The case of the Zama field according to Talos

Talos Energy, an oil and gas company engaged in the exploration, development and production of oil and natural gas properties, described the Zama field case as follows.

Initially, on July 15, 2015, a consortium led by Talos received Block 7 (Block 7 Consortium) with a term of 30 years, starting in September 2015, and extendable for two additional five-year terms.

Talos’ (PI) participation interest in Block 7 is 35% and Talos is the operator.

The Block 7 Consortium made a major discovery in Block 7 after drilling Zama-1 in 2017, less than two years after signing a production sharing contract (PSC) for the block with upstream oil and gas regulator Mexico, the National Hydrocarbons Commission (CNH).

Following the discovery of Zama-1, Talos drilled three additional holes to further evaluate the discovery.

Upon completion of the three-well evaluation program, the company determined that the Zama Field likely extended into a nearby offshore block owned by Petróleos Mexicanos (Pemex).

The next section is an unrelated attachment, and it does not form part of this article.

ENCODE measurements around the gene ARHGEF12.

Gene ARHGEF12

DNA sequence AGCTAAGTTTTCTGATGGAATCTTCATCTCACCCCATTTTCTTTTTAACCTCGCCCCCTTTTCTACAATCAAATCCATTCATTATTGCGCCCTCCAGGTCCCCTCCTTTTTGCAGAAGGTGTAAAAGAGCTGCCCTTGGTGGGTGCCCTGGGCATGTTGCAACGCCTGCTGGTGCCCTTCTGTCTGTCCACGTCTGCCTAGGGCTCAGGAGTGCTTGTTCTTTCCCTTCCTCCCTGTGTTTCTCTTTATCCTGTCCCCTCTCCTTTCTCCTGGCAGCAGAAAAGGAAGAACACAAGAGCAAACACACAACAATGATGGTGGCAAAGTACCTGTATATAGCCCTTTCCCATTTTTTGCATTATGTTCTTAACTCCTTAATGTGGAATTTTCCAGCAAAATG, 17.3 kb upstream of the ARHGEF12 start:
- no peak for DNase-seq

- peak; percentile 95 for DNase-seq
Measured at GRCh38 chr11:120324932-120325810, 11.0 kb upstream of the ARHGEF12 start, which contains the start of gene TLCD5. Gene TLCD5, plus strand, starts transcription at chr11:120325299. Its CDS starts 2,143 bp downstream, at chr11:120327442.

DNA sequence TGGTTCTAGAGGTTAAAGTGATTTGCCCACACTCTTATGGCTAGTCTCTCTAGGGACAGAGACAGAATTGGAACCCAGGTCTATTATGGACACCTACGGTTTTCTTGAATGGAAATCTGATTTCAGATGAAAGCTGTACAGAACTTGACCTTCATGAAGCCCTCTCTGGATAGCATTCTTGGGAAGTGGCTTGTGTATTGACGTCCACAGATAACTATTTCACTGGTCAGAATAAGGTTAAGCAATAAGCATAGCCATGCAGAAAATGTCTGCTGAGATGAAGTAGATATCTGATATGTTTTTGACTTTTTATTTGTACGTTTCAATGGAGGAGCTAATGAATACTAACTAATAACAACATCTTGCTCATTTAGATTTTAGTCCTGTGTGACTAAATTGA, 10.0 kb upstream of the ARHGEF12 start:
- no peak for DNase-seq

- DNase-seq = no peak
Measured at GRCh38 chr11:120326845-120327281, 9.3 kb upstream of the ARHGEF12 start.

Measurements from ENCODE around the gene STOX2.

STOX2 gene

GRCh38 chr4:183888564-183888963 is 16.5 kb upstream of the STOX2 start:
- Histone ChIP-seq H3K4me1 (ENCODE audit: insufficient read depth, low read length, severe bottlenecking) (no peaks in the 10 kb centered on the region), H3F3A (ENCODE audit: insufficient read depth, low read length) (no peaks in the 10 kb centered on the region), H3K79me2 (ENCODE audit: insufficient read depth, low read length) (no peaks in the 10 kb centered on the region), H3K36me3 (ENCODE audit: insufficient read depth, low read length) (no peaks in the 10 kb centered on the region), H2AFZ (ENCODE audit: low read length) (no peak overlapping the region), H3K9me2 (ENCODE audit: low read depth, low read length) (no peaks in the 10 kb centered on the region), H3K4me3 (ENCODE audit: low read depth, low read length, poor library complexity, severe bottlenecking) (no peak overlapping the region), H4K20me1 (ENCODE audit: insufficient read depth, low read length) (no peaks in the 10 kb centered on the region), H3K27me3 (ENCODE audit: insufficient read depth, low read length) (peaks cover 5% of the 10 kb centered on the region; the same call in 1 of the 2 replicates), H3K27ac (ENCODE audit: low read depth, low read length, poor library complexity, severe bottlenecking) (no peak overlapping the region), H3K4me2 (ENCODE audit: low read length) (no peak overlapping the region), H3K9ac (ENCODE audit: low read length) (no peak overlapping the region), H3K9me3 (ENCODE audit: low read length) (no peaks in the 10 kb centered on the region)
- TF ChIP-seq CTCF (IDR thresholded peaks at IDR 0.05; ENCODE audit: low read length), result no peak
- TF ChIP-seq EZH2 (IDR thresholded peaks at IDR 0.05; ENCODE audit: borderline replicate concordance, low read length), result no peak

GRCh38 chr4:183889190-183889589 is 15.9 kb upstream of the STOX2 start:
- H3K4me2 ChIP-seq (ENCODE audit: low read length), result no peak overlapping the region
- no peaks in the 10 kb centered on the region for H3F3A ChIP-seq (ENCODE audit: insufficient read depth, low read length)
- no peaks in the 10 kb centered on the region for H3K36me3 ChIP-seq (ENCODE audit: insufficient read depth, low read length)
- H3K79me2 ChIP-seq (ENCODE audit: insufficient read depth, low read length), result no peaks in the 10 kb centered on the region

Zama Field

Then, on July 7, 2020, Talos received a notice from the Mexican Secretary of Energy (Sener) instructing the Block 7 Consortium and Pemex to unify the Zama Field.

The Block 7 Consortium and Pemex engaged a third-party reservoir engineering firm to evaluate the initial working interest of the tranche within the Zama field, which concluded that the Block 7 Consortium owns a 49.6% gross working interest in the Zama Field and Pemex owns 50.4 percent.

On July 2, 2021, Sener notified Talos that it had designated Pemex as operator of the Zama unit.

During the third quarter of 2021, Talos submitted Notices of Dispute to the Government of Mexico regarding decisions made by Sener, including the designation of Pemex as operator of an asset yet to be unified.

On the other hand, the Mexican Hydrocarbons Revenue Law establishes that exploration and extraction activities have a zero rate for value added tax (VAT) purposes; all other activities are taxed at 16% VAT.

The 0% rates only apply to contracts between Mexico and state companies or entities, and do not apply to any other contract entered into with third parties, even in the case of exploration and extraction contracts. The income tax rate in Mexico is 30 percent.


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